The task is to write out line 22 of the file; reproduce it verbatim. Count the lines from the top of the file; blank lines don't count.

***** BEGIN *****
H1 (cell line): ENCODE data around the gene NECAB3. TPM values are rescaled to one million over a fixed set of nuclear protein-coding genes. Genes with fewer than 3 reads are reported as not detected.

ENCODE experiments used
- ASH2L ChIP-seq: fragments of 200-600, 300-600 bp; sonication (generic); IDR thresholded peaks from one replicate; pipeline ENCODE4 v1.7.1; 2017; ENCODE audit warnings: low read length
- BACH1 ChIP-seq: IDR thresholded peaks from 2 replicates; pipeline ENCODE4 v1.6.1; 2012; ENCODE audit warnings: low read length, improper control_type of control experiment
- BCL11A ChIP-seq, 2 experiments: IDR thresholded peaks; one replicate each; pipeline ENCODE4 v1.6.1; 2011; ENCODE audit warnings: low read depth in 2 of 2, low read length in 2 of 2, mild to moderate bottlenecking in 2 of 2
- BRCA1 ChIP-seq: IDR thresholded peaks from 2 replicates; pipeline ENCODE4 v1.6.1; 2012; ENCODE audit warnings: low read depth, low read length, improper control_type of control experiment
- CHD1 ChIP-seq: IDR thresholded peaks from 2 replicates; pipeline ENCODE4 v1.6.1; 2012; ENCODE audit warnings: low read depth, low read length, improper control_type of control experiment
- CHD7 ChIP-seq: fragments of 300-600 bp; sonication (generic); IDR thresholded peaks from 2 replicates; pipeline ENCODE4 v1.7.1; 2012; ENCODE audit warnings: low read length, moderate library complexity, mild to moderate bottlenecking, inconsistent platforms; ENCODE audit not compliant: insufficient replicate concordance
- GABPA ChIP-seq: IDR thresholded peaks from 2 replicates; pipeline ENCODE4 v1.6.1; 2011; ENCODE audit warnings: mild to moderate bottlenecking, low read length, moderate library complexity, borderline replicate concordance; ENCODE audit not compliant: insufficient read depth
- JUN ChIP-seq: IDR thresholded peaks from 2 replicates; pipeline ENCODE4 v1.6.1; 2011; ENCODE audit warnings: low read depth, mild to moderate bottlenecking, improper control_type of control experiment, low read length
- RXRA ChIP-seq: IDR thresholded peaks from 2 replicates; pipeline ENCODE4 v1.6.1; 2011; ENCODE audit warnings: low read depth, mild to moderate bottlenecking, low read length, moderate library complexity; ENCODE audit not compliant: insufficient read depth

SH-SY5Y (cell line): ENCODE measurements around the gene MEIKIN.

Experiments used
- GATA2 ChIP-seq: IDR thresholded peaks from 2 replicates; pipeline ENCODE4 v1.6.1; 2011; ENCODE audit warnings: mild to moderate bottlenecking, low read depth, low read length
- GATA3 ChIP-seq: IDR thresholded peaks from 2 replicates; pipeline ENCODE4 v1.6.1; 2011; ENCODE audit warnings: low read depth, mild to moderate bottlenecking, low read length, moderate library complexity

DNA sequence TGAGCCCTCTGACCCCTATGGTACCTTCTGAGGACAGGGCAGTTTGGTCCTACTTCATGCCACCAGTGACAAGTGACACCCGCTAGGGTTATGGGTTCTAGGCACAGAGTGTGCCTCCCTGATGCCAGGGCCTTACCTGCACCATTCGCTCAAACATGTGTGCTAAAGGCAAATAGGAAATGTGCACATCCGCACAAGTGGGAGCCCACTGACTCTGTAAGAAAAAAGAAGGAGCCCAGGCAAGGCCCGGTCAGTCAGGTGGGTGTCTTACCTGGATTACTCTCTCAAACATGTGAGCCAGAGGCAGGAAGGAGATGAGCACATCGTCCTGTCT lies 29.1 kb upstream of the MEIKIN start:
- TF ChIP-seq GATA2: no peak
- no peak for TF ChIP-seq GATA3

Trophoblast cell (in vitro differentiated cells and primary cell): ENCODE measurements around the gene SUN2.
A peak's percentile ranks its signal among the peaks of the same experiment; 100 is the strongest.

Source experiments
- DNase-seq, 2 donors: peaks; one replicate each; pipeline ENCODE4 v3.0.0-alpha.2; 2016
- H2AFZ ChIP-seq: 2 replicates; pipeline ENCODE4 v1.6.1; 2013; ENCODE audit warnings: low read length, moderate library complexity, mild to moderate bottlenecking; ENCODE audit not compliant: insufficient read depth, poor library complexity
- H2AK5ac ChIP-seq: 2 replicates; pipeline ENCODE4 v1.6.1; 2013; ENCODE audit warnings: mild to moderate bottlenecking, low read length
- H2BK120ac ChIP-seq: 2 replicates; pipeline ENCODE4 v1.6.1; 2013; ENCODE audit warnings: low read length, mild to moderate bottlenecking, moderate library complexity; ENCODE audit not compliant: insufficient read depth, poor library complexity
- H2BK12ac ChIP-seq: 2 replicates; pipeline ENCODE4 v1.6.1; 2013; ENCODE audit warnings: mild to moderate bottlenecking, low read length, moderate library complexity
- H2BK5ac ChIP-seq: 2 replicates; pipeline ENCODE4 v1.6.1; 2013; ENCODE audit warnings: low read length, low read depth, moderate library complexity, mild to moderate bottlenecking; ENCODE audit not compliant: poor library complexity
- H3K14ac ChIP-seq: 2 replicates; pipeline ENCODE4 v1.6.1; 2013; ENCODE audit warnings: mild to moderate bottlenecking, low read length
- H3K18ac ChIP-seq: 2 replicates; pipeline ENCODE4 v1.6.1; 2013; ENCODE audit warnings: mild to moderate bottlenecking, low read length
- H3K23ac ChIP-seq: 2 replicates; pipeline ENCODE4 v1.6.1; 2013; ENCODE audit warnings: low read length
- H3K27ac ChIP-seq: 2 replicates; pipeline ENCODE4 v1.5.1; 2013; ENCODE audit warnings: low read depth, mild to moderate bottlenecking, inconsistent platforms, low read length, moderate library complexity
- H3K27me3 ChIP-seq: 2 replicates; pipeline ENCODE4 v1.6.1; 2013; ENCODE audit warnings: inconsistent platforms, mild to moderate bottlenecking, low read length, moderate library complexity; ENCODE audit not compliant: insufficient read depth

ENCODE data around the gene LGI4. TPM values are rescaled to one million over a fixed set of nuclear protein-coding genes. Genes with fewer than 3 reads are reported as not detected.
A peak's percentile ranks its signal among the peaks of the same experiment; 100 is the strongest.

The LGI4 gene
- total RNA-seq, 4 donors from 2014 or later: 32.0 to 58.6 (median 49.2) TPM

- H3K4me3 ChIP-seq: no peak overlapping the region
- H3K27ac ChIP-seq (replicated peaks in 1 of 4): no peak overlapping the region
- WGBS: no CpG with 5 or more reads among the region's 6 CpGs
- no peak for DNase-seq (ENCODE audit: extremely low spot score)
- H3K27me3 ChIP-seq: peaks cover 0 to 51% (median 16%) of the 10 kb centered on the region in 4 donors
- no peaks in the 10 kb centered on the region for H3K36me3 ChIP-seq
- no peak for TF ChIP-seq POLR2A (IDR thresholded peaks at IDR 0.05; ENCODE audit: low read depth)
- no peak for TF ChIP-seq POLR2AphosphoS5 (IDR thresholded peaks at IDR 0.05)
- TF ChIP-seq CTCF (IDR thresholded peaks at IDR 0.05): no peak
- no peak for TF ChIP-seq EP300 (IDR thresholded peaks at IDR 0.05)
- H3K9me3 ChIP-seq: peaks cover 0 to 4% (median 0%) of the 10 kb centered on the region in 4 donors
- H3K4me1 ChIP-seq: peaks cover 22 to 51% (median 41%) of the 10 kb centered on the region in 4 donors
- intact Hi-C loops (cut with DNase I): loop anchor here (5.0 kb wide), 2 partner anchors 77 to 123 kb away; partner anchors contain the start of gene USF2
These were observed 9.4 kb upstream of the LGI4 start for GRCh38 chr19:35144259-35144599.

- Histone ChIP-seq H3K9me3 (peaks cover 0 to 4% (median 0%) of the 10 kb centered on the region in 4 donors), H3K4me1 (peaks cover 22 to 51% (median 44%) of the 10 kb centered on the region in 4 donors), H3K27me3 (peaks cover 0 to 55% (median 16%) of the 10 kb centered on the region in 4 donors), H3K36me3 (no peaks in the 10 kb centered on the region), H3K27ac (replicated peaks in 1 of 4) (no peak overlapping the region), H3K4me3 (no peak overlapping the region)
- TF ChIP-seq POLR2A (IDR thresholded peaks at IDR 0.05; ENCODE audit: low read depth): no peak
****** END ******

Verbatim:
- DNase-seq, 2 donors: peaks; one replicate each; pipeline ENCODE4 v3.0.0-alpha.2; 2016